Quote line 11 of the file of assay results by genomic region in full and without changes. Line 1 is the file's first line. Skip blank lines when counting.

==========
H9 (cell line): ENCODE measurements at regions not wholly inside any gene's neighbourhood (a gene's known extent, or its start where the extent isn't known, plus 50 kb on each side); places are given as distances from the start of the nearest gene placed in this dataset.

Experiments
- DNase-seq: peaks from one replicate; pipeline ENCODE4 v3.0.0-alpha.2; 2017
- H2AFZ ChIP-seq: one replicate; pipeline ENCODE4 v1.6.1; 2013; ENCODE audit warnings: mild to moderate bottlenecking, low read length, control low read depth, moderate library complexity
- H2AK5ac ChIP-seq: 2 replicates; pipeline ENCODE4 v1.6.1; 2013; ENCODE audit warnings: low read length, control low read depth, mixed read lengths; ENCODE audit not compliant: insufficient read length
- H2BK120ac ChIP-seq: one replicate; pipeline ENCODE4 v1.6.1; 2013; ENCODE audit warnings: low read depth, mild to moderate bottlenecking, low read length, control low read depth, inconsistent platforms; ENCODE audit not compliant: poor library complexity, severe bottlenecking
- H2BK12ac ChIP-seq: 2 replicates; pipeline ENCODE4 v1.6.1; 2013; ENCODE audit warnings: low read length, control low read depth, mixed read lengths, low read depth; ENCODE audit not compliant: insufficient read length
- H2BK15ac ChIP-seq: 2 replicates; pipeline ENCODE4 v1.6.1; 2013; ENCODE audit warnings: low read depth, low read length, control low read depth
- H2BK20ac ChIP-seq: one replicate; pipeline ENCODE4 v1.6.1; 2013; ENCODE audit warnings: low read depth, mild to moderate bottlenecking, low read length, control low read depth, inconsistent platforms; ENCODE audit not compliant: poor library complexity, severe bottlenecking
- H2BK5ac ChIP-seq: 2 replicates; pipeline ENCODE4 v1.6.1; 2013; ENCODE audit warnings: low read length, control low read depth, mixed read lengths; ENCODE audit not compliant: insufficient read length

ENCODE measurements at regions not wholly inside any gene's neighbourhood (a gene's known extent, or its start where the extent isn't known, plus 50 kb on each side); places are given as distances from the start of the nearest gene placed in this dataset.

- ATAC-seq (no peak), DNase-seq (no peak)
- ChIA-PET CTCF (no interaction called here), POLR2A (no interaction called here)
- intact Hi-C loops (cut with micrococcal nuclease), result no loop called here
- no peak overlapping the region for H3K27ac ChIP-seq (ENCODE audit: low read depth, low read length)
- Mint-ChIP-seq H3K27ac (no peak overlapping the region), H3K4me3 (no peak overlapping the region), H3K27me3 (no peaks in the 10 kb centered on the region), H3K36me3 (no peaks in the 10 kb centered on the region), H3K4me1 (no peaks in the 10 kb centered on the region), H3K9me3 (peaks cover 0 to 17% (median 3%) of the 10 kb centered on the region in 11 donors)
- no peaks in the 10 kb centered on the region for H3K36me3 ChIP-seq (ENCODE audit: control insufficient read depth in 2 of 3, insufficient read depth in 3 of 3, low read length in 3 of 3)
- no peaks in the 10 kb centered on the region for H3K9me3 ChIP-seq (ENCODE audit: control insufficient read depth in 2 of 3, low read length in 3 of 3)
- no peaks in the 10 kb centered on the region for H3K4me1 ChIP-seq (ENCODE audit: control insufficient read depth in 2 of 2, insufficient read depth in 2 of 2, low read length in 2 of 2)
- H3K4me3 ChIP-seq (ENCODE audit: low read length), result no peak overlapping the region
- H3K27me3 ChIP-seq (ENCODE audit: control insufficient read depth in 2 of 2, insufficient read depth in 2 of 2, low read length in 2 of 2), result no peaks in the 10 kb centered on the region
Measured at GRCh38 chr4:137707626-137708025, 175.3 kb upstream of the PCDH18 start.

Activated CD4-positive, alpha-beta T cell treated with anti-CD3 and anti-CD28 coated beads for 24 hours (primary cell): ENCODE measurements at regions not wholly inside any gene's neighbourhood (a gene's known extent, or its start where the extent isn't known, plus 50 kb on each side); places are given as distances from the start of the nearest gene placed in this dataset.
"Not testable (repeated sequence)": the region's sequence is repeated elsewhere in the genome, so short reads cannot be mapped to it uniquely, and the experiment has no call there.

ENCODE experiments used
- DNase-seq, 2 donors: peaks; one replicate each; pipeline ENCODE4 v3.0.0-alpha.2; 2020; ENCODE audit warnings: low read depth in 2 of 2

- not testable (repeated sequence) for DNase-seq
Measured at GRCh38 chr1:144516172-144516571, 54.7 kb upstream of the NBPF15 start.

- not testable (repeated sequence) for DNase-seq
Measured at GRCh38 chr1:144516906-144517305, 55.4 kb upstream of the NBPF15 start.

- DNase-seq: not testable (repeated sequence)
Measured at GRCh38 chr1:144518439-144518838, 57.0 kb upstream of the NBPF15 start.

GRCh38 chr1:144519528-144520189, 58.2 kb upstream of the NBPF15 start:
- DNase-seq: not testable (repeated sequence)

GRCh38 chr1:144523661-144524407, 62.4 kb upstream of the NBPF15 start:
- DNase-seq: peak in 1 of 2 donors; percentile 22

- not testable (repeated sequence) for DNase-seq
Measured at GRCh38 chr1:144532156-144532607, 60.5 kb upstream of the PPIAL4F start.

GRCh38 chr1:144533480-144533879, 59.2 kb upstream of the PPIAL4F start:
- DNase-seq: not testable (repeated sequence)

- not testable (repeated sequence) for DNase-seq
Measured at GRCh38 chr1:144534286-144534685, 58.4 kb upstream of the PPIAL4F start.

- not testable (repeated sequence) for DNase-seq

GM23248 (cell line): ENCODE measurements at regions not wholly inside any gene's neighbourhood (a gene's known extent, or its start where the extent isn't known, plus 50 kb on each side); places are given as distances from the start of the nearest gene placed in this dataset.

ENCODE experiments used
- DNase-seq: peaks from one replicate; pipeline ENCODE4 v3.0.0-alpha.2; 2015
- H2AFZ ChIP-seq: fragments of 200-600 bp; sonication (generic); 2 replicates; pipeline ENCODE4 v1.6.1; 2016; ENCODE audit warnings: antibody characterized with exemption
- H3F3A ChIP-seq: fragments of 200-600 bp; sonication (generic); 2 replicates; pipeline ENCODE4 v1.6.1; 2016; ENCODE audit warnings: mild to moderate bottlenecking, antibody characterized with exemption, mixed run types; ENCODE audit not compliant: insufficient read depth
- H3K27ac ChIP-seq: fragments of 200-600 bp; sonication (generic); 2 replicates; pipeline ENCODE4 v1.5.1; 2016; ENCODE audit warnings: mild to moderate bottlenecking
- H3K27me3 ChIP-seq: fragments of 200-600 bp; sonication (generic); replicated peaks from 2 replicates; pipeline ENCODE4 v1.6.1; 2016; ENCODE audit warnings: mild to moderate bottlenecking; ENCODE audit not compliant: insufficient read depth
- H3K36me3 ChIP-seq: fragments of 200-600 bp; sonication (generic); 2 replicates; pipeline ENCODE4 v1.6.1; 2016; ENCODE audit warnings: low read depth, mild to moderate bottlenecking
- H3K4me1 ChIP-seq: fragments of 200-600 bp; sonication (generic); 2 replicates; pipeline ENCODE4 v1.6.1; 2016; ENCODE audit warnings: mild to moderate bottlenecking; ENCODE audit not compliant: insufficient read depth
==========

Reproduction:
ENCODE measurements at regions not wholly inside any gene's neighbourhood (a gene's known extent, or its start where the extent isn't known, plus 50 kb on each side); places are given as distances from the start of the nearest gene placed in this dataset.